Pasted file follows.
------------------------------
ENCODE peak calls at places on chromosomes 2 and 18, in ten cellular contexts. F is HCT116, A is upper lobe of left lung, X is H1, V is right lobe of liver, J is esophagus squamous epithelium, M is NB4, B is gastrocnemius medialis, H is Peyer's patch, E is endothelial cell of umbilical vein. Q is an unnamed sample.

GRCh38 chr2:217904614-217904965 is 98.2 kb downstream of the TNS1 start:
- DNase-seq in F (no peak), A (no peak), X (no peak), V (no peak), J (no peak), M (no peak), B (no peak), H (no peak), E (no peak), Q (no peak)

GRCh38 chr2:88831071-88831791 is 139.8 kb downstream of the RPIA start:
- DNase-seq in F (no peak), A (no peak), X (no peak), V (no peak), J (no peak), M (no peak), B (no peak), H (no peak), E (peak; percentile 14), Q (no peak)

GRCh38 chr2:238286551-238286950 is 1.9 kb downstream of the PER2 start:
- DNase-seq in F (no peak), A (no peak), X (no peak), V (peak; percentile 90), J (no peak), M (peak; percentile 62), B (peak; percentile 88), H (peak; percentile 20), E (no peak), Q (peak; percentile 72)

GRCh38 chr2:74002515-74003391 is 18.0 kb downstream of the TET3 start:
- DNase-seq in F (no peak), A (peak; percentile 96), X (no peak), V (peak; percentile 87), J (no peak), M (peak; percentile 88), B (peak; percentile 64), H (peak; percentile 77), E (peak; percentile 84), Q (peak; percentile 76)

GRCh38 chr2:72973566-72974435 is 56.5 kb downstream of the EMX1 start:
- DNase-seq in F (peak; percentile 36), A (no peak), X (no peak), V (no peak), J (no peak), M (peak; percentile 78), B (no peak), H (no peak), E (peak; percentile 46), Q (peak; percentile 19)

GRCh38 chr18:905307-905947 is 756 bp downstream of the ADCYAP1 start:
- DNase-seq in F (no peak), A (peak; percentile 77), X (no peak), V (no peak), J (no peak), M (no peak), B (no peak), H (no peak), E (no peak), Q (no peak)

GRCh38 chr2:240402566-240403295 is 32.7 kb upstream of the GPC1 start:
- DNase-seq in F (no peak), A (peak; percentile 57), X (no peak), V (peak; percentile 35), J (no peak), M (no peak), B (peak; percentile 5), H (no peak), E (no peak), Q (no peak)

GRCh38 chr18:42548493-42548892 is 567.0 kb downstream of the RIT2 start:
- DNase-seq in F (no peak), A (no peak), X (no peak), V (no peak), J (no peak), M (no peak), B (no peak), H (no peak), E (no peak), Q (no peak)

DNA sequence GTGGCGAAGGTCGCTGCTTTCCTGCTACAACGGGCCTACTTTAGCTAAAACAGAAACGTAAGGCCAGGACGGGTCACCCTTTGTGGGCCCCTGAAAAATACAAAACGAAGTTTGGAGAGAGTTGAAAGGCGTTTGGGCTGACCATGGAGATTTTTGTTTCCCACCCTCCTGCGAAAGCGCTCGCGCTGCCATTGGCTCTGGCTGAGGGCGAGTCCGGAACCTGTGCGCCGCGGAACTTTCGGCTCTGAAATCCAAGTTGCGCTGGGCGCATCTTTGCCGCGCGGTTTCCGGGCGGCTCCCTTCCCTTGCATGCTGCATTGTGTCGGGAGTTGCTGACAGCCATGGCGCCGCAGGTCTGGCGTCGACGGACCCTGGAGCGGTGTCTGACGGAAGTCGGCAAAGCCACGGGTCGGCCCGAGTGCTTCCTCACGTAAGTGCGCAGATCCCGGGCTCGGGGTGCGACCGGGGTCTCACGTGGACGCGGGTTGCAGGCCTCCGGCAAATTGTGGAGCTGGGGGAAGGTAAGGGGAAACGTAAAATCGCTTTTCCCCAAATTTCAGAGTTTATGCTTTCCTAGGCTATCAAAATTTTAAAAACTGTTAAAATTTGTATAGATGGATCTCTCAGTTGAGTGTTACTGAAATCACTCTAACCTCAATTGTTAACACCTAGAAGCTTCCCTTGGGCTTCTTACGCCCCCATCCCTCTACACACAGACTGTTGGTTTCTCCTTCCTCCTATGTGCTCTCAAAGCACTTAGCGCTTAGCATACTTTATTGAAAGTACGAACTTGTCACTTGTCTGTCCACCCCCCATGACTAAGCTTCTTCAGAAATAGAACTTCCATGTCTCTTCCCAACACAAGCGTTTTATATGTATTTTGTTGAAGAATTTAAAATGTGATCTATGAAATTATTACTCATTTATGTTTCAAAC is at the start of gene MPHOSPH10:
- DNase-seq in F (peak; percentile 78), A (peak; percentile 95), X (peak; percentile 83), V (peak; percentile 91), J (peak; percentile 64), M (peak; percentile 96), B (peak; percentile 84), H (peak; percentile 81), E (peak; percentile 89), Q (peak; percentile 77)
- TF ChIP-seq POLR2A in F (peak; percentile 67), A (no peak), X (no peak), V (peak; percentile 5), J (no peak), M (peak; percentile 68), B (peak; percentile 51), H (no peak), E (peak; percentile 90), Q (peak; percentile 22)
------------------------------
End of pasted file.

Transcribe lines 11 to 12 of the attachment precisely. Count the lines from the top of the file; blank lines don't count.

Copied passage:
- DNase-seq in F (peak; percentile 36), A (no peak), X (no peak), V (no peak), J (no peak), M (peak; percentile 78), B (no peak), H (no peak), E (peak; percentile 46), Q (peak; percentile 19)

GRCh38 chr18:905307-905947 is 756 bp downstream of the ADCYAP1 start: